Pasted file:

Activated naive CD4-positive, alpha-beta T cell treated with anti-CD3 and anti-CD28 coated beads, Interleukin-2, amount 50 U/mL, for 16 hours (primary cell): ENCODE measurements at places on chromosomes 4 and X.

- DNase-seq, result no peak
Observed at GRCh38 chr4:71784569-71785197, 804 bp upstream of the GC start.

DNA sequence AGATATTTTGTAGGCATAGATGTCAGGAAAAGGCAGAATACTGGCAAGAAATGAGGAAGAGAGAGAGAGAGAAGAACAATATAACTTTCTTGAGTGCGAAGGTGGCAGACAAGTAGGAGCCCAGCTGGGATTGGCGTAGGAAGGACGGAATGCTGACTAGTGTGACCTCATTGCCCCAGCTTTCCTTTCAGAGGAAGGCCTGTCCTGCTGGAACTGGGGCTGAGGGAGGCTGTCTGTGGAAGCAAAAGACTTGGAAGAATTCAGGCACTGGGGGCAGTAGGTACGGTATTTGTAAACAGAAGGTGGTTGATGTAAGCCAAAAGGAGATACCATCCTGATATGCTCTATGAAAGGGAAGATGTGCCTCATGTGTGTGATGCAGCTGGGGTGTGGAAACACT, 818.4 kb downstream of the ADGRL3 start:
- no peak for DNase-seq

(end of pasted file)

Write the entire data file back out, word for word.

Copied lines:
Activated naive CD4-positive, alpha-beta T cell treated with anti-CD3 and anti-CD28 coated beads, Interleukin-2, amount 50 U/mL, for 16 hours (primary cell): ENCODE measurements at places on chromosomes 4 and X.

- DNase-seq, result no peak
Observed at GRCh38 chr4:71784569-71785197, 804 bp upstream of the GC start.

DNA sequence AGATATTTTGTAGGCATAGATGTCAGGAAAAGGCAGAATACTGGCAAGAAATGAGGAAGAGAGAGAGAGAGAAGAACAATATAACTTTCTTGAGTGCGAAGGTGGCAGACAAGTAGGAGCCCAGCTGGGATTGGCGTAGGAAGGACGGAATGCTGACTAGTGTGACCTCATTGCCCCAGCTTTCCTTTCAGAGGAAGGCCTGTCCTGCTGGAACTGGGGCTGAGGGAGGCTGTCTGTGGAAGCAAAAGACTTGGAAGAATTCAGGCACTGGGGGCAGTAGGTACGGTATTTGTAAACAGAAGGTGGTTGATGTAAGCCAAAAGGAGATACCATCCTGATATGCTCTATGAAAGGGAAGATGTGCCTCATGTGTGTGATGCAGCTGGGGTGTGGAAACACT, 818.4 kb downstream of the ADGRL3 start:
- no peak for DNase-seq